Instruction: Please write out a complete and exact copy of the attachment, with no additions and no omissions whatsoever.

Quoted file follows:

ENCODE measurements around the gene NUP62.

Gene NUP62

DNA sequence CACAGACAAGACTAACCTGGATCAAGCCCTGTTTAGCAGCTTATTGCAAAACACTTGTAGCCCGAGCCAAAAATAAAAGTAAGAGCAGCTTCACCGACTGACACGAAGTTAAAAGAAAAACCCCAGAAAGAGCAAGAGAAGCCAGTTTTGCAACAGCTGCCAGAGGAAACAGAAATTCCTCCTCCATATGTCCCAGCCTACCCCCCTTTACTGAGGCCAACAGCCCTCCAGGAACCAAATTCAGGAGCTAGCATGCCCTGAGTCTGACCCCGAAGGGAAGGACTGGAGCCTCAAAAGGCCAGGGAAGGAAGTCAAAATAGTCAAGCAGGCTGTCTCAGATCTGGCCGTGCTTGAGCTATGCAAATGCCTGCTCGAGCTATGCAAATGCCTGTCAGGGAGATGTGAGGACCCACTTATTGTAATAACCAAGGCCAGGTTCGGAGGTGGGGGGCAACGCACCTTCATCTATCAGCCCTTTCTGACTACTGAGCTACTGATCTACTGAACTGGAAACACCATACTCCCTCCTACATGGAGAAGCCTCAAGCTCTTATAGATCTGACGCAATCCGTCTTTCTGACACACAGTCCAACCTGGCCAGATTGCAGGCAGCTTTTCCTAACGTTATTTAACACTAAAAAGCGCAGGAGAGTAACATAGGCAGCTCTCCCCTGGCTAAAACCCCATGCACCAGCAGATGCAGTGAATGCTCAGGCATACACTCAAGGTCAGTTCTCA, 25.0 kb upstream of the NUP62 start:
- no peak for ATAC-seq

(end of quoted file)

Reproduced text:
ENCODE measurements around the gene NUP62.

Gene NUP62

DNA sequence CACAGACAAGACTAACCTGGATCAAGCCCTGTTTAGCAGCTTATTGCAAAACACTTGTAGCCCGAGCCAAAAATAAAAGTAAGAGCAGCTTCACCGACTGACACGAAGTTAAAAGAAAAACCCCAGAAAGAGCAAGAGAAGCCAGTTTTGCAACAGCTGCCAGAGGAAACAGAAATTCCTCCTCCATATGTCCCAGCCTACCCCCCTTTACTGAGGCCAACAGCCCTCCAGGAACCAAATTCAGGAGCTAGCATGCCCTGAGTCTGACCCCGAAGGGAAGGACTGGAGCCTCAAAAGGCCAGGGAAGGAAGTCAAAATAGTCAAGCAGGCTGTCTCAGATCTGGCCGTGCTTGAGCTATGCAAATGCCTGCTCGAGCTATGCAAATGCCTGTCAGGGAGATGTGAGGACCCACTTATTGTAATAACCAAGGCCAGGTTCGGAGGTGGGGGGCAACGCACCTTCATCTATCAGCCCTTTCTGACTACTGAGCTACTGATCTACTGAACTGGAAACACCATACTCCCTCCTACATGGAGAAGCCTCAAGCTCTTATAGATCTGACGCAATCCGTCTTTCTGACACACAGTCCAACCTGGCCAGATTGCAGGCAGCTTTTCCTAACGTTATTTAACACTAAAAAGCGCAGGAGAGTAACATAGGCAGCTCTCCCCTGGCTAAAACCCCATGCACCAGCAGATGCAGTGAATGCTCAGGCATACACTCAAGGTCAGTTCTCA, 25.0 kb upstream of the NUP62 start:
- no peak for ATAC-seq